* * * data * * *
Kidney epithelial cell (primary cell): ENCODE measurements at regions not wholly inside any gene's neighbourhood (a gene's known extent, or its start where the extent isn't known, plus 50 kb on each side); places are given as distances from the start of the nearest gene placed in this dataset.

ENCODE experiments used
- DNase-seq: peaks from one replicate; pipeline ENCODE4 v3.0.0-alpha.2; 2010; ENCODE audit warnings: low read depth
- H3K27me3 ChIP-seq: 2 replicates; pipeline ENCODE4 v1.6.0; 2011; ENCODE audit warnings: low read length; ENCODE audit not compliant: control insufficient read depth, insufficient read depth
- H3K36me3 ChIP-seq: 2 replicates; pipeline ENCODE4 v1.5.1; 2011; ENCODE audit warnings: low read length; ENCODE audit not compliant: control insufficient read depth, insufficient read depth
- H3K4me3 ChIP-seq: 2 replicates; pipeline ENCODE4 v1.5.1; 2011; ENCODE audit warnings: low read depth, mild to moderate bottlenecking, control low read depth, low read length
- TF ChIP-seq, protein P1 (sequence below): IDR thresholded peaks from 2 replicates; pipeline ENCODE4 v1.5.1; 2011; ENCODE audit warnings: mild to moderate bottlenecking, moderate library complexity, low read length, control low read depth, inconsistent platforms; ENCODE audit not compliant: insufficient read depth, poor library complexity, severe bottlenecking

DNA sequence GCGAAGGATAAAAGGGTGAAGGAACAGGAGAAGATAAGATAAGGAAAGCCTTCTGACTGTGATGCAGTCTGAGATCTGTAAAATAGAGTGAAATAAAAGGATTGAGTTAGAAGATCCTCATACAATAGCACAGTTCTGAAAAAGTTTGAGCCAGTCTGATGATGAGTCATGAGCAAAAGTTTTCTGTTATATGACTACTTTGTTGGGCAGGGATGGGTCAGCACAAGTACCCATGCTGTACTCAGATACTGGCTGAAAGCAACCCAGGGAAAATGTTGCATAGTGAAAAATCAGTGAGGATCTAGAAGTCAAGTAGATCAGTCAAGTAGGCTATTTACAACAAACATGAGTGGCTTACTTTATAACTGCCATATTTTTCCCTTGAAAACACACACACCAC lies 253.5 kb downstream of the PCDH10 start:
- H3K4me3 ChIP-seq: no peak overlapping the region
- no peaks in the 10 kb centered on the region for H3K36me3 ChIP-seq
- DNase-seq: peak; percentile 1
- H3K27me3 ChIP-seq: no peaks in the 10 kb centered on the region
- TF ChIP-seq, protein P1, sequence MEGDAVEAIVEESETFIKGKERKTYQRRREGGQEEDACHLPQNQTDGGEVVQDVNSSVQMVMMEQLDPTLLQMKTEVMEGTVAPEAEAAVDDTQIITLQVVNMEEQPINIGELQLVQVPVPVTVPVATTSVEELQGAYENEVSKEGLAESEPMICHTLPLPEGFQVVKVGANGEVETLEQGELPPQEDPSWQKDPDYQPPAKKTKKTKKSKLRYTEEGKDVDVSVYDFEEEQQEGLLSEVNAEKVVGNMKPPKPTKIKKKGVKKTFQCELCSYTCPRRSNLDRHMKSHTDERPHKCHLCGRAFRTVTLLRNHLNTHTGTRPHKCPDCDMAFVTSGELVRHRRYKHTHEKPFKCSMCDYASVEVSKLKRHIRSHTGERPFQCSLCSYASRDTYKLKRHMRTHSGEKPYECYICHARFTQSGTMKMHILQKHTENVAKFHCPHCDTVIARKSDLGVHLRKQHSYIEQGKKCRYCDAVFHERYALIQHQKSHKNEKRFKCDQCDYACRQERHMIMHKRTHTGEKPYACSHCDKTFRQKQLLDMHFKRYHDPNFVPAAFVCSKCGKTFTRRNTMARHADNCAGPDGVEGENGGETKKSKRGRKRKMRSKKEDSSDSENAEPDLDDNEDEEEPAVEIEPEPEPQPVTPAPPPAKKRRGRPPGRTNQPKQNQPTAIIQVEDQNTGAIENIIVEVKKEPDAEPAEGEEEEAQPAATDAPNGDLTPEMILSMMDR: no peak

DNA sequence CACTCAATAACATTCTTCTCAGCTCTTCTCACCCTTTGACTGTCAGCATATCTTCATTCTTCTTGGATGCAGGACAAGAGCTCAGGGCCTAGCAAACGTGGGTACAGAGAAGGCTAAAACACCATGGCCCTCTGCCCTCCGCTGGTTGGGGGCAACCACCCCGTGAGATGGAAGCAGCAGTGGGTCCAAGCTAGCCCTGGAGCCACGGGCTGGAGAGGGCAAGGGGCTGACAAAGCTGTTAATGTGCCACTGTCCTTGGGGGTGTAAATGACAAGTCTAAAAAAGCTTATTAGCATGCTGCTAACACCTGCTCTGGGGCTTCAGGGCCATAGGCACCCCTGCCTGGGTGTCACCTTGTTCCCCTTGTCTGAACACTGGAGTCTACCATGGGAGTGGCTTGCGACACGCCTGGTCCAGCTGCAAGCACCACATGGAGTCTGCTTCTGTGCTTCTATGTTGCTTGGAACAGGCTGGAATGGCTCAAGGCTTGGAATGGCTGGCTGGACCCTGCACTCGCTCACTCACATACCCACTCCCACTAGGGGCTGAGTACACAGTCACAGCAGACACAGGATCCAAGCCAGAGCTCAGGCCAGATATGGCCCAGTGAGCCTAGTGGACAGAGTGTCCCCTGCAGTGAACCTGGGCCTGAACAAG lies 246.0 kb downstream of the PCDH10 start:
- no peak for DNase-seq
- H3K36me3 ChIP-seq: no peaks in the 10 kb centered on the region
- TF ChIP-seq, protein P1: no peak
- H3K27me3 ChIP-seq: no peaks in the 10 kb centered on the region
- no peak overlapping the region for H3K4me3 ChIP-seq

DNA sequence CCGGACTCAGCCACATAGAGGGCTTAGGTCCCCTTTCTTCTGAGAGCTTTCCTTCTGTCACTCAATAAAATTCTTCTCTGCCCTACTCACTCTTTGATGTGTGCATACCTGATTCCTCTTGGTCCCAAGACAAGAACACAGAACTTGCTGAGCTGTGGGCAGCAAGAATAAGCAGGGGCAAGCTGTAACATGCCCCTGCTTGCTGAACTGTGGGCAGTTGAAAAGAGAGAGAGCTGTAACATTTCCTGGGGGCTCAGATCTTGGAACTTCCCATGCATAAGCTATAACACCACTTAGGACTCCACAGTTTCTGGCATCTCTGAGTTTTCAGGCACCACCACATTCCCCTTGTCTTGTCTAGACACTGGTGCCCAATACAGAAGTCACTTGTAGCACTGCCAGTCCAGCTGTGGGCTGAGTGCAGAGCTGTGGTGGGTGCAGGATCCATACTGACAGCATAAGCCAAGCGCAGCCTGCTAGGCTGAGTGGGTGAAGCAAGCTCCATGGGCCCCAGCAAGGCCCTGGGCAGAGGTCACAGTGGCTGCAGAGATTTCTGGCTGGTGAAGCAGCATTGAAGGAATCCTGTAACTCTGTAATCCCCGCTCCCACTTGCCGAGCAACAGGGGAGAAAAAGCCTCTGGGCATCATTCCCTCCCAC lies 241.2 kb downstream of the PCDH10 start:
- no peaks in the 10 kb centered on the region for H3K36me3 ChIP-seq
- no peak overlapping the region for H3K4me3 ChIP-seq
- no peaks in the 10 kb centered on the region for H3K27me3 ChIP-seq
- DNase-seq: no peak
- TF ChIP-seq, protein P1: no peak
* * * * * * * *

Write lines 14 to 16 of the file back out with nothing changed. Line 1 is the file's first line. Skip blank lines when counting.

DNA sequence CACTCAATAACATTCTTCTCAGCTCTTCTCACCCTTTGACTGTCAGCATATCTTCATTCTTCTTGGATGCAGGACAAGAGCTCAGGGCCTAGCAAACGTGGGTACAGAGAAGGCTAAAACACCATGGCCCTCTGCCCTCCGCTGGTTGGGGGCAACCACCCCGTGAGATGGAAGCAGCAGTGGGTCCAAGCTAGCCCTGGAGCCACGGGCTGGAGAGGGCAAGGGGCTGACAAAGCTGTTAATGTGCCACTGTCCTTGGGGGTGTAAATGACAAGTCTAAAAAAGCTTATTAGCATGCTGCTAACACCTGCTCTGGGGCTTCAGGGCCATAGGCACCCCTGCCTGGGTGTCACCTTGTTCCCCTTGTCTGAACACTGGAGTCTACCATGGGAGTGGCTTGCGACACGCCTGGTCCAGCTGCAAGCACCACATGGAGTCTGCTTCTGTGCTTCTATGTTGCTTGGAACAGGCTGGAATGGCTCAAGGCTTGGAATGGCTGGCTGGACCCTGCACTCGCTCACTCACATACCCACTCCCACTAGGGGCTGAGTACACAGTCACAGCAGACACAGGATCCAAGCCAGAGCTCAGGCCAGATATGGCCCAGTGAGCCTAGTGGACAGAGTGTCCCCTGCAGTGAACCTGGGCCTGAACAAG lies 246.0 kb downstream of the PCDH10 start:
- no peak for DNase-seq
- H3K36me3 ChIP-seq: no peaks in the 10 kb centered on the region